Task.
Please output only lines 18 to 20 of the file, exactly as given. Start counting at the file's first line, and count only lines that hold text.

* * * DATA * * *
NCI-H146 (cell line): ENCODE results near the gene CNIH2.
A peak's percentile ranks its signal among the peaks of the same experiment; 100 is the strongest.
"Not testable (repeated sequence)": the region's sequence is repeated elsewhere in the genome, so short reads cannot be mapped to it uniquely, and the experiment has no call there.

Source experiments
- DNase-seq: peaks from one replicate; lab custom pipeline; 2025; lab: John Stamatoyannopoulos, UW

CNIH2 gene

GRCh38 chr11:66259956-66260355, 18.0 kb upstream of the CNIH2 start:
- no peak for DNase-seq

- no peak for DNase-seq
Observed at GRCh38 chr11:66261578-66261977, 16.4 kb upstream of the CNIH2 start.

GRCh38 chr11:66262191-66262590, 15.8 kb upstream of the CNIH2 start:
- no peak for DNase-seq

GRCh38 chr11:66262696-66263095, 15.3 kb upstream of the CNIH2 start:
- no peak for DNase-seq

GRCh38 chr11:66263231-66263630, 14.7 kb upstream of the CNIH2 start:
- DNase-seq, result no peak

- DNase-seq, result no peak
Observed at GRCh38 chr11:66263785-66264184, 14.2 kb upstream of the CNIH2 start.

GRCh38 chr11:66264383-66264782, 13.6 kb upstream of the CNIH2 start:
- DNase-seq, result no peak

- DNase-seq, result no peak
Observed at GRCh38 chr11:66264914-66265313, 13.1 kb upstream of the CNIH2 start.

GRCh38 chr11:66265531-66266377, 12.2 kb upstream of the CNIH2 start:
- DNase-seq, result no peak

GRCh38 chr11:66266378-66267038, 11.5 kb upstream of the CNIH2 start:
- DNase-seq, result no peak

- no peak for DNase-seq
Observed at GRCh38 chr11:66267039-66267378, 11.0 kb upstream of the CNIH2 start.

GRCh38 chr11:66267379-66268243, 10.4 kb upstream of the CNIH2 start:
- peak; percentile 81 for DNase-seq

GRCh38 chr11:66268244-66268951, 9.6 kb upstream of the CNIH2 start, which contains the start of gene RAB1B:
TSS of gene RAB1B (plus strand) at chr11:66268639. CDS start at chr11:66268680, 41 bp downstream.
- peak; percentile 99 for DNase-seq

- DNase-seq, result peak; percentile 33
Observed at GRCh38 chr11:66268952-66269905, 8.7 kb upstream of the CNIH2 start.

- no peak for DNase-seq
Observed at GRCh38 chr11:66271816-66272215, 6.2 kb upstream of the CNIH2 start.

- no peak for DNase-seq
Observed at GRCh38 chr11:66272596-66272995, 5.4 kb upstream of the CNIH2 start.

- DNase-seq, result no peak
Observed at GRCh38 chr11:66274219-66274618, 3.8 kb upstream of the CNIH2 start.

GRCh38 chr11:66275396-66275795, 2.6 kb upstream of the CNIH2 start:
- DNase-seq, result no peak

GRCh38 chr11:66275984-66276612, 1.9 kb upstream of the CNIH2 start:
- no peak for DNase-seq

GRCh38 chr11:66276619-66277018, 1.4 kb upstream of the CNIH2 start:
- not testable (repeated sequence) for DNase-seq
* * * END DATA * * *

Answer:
Observed at GRCh38 chr11:66263785-66264184, 14.2 kb upstream of the CNIH2 start.

GRCh38 chr11:66264383-66264782, 13.6 kb upstream of the CNIH2 start:
- DNase-seq, result no peak